samcarter
> This is part of the Summer of Code 2022 series, see https://topanswers.xyz/tex?q=2059 for more information

Today's challenge is to print as many Fibonacci numbers as you like

(when I first suggested the SoC in chat, there were some cool solutions for this in chat - I hope to see them here as answers :) )

---

Short recap in case someone is not familiar with Fibonacci numbers:

Fibonacci numbers are a sequence in which each new term is generated by summing up the previous two terms. By starting with 1 and 2, the first 10 terms will be:

1, 2, 3, 5, 8, 13, 21, 34, 55, 89, ...

![SoC.png](/image?hash=58e00a964b985c5e270bc971b69654e0b19002aff162f3aff062b085c17c7743)
Phelype Oleinik
ooh spoilers

Sorry, I haven't been paying attention.  What is SoC again? Square of Code?  Like this?


^^5clet~^^5ccatcode~ 0~,1
~.2~:6~)13 def):1,~:113
gdef.~'10) --, count2.)*%
*, interactionmode.)'('(:1%
;:2, unless ifnum:1'='0':1'
expandafter( the numexpr:1
+:2;,:1. fi.-**0'(1;1*- bye


---

Serious version:

The above abuses TeX to produce the sequence with the smallest possible effort from my part.  The important part of the code boils down to:

\def\fib#1;#2{\unless\ifnum#1=0 #1
\expandafter\x\the\numexpr#1+#2;{#1}\fi}
\fib1;1

\fib prints #1 then does a recursive call of \fib #1+#2;{#1}, thus printing the next number in the sequence, rinse and repeat.  The stop condition abuses the fact that \numexpr returns zero on an ! Arithmetic overflow, so it doesn't have to worry about maths: just crunch numbers until something explodes, then stop.  The Square of Code version contains some fancy manipulation of \interactionmode to make TeX hide the Arithmetic overflow error and finish the run successfully¹.

¹ Terms and conditions may apply.
frougon
I consider the [Fibonacci sequence](https://en.wikipedia.org/wiki/Fibonacci_number) to start with terms 0 and 1 (the subsequent terms are therefore 1 and 2, so this doesn't change much as compared to a definition in which the first terms are 1 and 2—this only shifts the indices).

Following are four expandable ways to obtain the first 46 terms of the sequence (only 45 in the first implementation because it computes F_{n+2} *before* doing the termination test and, in case the test is negative, delivering F_{n+1}). The examples below use standard TeX arithmetic via \count registers; this is what limits the greatest term we can compute. The four implementations provided in this answer use tail recursion and are presented in increasing order of optimization.

# First implementation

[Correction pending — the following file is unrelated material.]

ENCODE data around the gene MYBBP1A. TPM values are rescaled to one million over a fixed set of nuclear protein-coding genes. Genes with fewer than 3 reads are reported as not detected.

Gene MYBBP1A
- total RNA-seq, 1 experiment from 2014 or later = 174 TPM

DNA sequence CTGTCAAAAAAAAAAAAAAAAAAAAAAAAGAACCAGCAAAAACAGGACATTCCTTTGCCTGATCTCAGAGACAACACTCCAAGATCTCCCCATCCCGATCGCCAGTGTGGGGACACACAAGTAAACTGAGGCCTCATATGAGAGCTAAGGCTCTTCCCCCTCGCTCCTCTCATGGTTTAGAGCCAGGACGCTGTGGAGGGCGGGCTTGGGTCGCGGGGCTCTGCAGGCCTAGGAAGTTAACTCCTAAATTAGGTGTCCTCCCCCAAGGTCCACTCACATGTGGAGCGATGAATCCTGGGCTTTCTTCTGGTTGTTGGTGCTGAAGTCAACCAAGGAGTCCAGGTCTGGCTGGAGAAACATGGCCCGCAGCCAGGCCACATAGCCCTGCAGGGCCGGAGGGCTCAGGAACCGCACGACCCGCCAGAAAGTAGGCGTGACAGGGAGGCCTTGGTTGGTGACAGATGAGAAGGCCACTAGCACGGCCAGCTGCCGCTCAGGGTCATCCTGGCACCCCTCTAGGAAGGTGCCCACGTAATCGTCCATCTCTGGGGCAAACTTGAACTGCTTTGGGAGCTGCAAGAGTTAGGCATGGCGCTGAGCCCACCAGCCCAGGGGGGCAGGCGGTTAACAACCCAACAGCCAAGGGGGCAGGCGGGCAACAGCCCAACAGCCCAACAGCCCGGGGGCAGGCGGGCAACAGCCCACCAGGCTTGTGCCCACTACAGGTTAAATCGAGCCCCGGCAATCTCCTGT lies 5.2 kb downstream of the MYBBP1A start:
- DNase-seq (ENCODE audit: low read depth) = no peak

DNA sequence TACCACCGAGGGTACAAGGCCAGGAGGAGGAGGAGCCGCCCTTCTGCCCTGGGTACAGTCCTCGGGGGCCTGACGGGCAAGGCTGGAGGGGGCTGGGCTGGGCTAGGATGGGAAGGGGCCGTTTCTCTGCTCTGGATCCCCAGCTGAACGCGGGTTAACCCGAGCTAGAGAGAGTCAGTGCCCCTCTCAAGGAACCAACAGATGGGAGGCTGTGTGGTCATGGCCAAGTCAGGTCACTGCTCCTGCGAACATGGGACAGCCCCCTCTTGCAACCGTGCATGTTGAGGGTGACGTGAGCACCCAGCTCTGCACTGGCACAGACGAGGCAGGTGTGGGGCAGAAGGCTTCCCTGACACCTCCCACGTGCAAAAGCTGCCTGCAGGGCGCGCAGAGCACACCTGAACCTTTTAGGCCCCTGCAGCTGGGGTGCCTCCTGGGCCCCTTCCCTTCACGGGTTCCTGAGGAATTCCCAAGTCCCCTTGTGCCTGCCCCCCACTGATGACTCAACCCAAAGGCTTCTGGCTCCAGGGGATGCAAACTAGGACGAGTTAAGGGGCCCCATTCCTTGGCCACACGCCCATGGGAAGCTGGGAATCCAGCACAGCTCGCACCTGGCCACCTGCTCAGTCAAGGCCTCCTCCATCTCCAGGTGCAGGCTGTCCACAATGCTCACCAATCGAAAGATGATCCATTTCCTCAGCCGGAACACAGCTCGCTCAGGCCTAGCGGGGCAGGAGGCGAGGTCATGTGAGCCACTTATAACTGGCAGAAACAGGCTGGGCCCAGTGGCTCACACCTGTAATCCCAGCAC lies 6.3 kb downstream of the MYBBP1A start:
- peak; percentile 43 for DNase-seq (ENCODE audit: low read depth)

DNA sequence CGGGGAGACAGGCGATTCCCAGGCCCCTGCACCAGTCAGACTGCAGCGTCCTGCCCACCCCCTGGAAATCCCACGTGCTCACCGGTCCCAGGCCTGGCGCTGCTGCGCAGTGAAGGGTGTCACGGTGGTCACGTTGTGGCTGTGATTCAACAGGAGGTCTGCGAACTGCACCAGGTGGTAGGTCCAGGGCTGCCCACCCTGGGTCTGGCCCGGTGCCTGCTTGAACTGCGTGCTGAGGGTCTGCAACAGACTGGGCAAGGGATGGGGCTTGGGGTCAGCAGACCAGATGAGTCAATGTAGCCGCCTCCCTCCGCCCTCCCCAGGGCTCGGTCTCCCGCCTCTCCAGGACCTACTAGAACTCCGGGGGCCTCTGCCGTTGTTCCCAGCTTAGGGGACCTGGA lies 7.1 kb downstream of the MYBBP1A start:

In this implementation, we pass from step to step the remaining number of terms to deliver as an integer denotation (this is the first argument of \fibo_next:nnn).


\documentclass{article}
%\usepackage{l3benchmark}

\ExplSyntaxOn

% #1: number of values left to print
% #2: F_{n+1}
% #3: F_{n}.
\cs_new:Npn \fibo_next:nnn #1#2#3
{
\int_compare:nNnF {#1} = { 0 }
{
,~ #3
\fibo_next:ffn { \int_eval:n { #1-1 } } { \int_eval:n { #2 + #3 } } {#2}
}
}

\cs_generate_variant:Nn \fibo_next:nnn { ffn }

\cs_new:Npn \fibo_numbers:n #1
{
0 \fibo_next:ffn { \int_eval:n { #1-1 } } { 1 } { 1 }
}

% Number of values to print (at least 1)
\NewExpandableDocumentCommand \fibo { m }
{
\fibo_numbers:n {#1}
}

%\benchmark:n { \tl_set:Nx \l_tmpa_tl { \fibo_numbers:n { 45 } } }

\ExplSyntaxOff

\begin{document}

\fibo{45}

\end{document}


![image.png](/image?hash=2062bcdd701230cb7505a89743c2483a1795f3760a76d985fd6d282cdeb2dd1e)

# Second implementation

Instead of using integer arithmetic to update the remaining number of terms to deliver and to compare it to zero, the following code leaves the desired number of m character tokens ahead in the input stream and gobbles one at each step (one could use virtually anything instead of m). The recursion stops when \quark_if_recursion_tail_stop:N finds the \q_recursion_tail quark after the last m has been consumed; then it gobbles everything up to and including \q_recursion_stop, which immediately follows \q_recursion_tail in our code.


\documentclass{article}
%\usepackage{l3benchmark}

\ExplSyntaxOn

% Generate the first n Fibonacci numbers, separated by commas. n must be at
% least 2. This function is restricted-expandable (works inside \edef but not
% within f-expansion).
\cs_new:Npn \fibo_numbers:n #1
{
0
% Initiate the recursion and add the trailing markers. Each step will eat
% one 'm' until \__fibo_next:nnN reaches the \q_recursion_tail marker.
\__fibo_numbers:f { \prg_replicate:nn { #1-2 } { m } }
}

\cs_new:Npn \__fibo_numbers:n #1
{
\__fibo_next:nnN { 1 } { 1 }
#1                   % a number of 'm' character tokens (possibly none)
\q_recursion_tail \q_recursion_stop
}

\cs_generate_variant:Nn \__fibo_numbers:n { f }

% #1: F_{n+1}
% #2: F_{n}
% #3: sentinel token (either 'm' or \q_recursion_tail)
\cs_new:Npn \__fibo_next:nnN #1#2#3
{
,~ #2
\quark_if_recursion_tail_stop:N #3
\__fibo_next:fnN { \int_eval:n { #1 + #2 } } {#1}
}

\cs_generate_variant:Nn \__fibo_next:nnN { f }

% Number of values to print (must be at least 2)
\NewExpandableDocumentCommand \fibo { m }
{
\fibo_numbers:n {#1}
}

%\benchmark:n { \tl_set:Nx \l_tmpa_tl { \fibo_numbers:n { 46 } } }

\ExplSyntaxOff

\begin{document}

\fibo{46}

\end{document}


![image.png](/image?hash=663994d61d5f7f1179b356f78ccbaa655f1778dedf5949a8d4a97c8f2cb55cce)

# Third implementation

This is almost the same as an [optimization of the previous code by Skillmon](https://topanswers.xyz/transcript?room=347&id=141537&year=2022&month=7#c141537). The main idea is to avoid all the termination tests performed on the third argument of \__fibo_next:nnN in the previous implementation. Instead, we generate a suitable number of \__fibo_numbers_auxii:w tokens before the recursion starts. Each of these will trigger the computation and delivery of a new term of the sequence. After the last \__fibo_numbers_auxii:w has been consumed, \use_none_delimit_by_q_stop:w is grabbed as the third argument of \__fibo_numbers:wnN; when expanded, it removes everything left thereafter in the input stream by the last expansion of \__fibo_numbers:wnN, up to and including the \q_stop token left by \fibo_numbers:n.